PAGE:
About Alan

The editor is a former systems manager for a large California-based HMO, and a former senior systems manager for Northrop, Hughes-Raytheon, Computer Sciences Corporation, Perot Systems and other such organizations. One position was managing the financial and payroll systems for a large hospital chain. And somewhere in there was a two-year stint in Canada running the systems shop at a General Motors locomotive factory - in London, Ontario. That explains Canadian matters scattered through these pages. Otherwise, think large-scale HR, payroll, financial and manufacturing systems. A résumé is available if you wish. The editor has a graduate degree in Eighteenth-Century British Literature from Duke University where he was a National Woodrow Wilson Fellow, and taught English and music in upstate New York in the seventies, and then in the early eighties moved to California and left teaching. The editor currently resides in Hollywood California, a block north of the Sunset Strip.
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1 Response to Proposing the Alternative to Constitutional Democracy

  1. Rick says:

    Hold everything! Time out! Reset!

    I think we’ve been approaching all this all wrong. We’ve been talking about the Republicans as if they’re such fools that they don’t realize the fact that they are doomed to lose. In fact, I’m now convinced they’re not as dumb as we think, that they’ll probably win, and that they’re probably playing the rest of us for fools.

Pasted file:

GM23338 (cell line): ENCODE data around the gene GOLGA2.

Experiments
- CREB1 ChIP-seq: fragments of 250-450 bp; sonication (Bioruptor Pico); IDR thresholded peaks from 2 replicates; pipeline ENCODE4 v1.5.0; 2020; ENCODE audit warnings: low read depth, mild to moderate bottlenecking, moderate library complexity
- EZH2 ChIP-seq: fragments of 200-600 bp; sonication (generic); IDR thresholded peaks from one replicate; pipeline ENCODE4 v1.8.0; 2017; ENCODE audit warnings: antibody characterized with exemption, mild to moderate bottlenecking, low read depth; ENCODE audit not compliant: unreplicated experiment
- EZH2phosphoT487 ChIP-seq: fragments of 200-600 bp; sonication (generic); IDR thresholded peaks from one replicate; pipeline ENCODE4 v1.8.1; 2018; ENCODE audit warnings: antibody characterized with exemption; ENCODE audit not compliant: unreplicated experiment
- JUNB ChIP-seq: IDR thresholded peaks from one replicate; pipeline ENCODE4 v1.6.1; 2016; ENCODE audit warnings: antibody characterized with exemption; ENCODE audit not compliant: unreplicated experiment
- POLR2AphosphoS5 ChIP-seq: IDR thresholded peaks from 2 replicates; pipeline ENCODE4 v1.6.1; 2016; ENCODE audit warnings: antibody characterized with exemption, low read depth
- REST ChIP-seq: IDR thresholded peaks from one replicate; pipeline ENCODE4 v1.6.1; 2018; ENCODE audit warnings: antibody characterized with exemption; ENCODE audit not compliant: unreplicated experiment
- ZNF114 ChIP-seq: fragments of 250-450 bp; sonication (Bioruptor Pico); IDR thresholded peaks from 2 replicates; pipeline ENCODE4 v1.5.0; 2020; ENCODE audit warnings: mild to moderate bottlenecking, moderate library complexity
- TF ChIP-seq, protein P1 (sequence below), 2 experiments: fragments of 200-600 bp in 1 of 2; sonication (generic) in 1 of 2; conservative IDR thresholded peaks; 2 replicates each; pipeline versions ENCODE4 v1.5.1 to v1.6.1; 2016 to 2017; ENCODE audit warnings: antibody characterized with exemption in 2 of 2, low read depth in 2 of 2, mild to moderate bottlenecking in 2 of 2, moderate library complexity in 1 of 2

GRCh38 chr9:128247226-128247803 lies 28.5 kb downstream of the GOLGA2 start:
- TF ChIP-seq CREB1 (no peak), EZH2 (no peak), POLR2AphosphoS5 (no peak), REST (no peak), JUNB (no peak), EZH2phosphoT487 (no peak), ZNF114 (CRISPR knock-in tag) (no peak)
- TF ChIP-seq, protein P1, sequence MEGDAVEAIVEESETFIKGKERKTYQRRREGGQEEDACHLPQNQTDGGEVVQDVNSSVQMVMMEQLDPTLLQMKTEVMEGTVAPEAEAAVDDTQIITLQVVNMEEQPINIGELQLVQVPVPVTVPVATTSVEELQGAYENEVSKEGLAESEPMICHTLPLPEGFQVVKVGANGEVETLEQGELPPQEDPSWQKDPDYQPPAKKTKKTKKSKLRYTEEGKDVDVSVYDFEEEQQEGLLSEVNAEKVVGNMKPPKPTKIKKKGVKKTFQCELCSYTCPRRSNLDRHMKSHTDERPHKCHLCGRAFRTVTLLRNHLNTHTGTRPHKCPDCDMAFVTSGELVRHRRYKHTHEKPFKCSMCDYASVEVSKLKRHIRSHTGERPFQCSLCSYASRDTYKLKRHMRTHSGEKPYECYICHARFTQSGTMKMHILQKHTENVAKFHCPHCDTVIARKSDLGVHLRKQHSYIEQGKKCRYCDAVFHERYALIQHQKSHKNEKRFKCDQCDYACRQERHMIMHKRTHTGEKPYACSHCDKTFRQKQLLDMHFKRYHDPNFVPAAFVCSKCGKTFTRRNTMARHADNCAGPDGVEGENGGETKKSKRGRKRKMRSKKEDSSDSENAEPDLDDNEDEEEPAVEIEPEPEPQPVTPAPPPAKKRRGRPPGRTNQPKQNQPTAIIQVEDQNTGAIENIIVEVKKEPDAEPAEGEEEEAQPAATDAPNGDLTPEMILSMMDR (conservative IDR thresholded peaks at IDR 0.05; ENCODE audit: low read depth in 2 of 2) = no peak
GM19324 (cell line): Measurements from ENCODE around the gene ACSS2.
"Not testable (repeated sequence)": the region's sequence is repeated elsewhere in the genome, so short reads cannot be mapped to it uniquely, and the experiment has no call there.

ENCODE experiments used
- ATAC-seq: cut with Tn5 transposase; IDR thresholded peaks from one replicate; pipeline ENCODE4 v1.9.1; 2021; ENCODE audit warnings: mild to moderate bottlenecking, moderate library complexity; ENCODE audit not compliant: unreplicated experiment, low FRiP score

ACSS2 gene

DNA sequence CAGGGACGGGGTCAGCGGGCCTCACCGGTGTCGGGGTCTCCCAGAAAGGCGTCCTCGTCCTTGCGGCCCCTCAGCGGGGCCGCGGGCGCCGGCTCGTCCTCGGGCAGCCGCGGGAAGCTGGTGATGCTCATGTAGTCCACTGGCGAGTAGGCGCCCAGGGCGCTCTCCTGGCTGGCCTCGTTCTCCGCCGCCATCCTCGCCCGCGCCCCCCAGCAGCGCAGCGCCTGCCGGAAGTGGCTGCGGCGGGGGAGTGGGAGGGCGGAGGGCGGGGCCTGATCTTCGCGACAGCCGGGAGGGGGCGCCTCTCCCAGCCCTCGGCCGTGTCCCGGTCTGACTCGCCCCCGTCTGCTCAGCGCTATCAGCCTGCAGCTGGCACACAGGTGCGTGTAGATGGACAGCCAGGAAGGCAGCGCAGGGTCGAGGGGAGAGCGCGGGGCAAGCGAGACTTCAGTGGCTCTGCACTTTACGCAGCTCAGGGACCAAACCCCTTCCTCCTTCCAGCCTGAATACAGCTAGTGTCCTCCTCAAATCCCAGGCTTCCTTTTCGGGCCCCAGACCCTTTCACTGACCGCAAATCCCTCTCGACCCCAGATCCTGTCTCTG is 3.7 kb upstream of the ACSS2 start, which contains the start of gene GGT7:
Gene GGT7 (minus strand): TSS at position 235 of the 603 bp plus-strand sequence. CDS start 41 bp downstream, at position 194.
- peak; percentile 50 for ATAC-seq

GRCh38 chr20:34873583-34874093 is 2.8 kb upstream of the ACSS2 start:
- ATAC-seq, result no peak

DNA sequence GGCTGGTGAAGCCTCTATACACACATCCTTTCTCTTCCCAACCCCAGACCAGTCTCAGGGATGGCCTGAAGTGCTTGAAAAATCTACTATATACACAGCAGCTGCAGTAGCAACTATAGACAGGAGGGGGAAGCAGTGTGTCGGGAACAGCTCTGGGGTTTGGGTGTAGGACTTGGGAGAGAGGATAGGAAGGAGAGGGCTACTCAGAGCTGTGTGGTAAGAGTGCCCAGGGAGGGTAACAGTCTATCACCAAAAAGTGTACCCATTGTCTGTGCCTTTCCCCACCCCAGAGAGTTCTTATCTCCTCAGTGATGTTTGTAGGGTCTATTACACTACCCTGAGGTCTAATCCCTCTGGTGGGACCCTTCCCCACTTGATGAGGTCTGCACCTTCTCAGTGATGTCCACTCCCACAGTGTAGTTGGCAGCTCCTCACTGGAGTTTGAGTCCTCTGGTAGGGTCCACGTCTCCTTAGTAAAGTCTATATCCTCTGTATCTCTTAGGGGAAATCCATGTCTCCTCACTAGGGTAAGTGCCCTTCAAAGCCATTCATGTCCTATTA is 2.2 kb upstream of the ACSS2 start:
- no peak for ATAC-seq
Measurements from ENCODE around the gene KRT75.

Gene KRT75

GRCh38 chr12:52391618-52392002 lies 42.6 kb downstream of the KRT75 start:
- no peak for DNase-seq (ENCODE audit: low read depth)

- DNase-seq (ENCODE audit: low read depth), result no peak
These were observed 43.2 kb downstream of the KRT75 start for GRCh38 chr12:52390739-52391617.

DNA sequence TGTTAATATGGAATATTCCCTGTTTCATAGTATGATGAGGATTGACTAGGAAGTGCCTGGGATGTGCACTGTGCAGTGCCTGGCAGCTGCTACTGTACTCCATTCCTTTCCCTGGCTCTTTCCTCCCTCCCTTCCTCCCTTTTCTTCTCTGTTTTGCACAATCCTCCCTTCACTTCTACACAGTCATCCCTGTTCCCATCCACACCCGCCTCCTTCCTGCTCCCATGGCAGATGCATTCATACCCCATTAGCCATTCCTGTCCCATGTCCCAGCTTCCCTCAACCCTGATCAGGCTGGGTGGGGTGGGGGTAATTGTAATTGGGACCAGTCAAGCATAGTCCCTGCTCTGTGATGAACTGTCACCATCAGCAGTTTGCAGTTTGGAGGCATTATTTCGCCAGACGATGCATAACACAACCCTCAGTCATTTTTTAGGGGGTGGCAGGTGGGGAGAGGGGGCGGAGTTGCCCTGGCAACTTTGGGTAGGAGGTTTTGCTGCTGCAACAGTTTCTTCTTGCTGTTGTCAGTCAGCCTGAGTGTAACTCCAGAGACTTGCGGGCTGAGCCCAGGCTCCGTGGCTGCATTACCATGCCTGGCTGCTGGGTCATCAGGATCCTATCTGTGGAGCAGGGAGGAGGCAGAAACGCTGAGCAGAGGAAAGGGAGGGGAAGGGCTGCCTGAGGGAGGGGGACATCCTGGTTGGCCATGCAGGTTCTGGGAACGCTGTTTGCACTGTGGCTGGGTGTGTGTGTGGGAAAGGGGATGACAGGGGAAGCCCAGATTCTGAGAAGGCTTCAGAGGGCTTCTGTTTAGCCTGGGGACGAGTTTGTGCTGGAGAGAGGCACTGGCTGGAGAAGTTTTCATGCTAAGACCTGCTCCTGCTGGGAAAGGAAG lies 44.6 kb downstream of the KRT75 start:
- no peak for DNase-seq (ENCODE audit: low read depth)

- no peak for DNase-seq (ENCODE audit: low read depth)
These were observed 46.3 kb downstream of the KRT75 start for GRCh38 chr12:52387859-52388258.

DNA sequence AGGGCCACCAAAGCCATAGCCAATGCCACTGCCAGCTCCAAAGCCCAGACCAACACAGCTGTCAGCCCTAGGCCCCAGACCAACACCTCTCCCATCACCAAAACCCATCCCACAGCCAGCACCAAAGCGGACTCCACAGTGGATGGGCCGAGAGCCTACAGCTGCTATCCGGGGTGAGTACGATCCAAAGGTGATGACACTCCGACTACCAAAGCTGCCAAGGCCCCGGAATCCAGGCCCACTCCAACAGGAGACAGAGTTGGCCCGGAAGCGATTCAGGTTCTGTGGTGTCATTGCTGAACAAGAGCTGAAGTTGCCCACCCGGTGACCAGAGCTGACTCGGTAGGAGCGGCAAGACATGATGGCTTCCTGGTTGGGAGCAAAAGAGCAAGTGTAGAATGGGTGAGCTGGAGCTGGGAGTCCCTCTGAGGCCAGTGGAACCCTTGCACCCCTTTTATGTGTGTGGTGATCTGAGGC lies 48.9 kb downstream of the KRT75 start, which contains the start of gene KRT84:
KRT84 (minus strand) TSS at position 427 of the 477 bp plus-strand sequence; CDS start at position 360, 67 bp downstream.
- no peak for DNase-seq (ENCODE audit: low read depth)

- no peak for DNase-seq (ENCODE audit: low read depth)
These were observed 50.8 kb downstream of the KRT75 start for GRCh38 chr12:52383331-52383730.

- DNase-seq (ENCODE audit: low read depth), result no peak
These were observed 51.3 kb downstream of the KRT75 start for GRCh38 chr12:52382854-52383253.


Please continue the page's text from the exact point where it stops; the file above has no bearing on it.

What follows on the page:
“What we’re not for is negotiating with people with a bomb strapped to their chest,” Dan Pfeiffer told CNN’s Jake Tapper. “We’re not going to do that.”

    Yes, that’s been the working analogy all along, but it’s becoming more and more clear, at least to me, that it’s probably wrong. The Republicans have not strapped the bomb to their own chest, they’ve attached it to Obama’s.

    And by the way, are they doing all this just to get rid of Obamacare? No.

    Obamacare seems to be just a ruse — political theatre on the way to a bigger victory than merely overturning Obamacare. In fact, with this huge honking list of demands they’ve added to the mix, it’s become clear this has nothing, or virtually nothing, to do with Obamacare. Obamacare is just a diversion.

    The Republicans, being conservatives, think government does too much, and spends too much doing it, and because they can’t find ways to do this with votes, are constantly — like pigs digging their noses in the dirt in the pursuit of truffles — trying to dig up ways to cut government spending down to size. They actually got their way with the sequester (and even managed to blame Obama for coming up with the idea, but otherwise without fanfare, that might give away their game), and they are about to maybe succeed with a government shutdown (and once again, also claiming that it’s the Democrats who “hunger” for a shutdown so as to use it later as an election issue).

    And just over the horizon, they’ll hit the grand slam, by refusing to raise the debt limit, maybe threatening to put the nation into default, while once again blaming the Democrats for not taking the final action to avert it.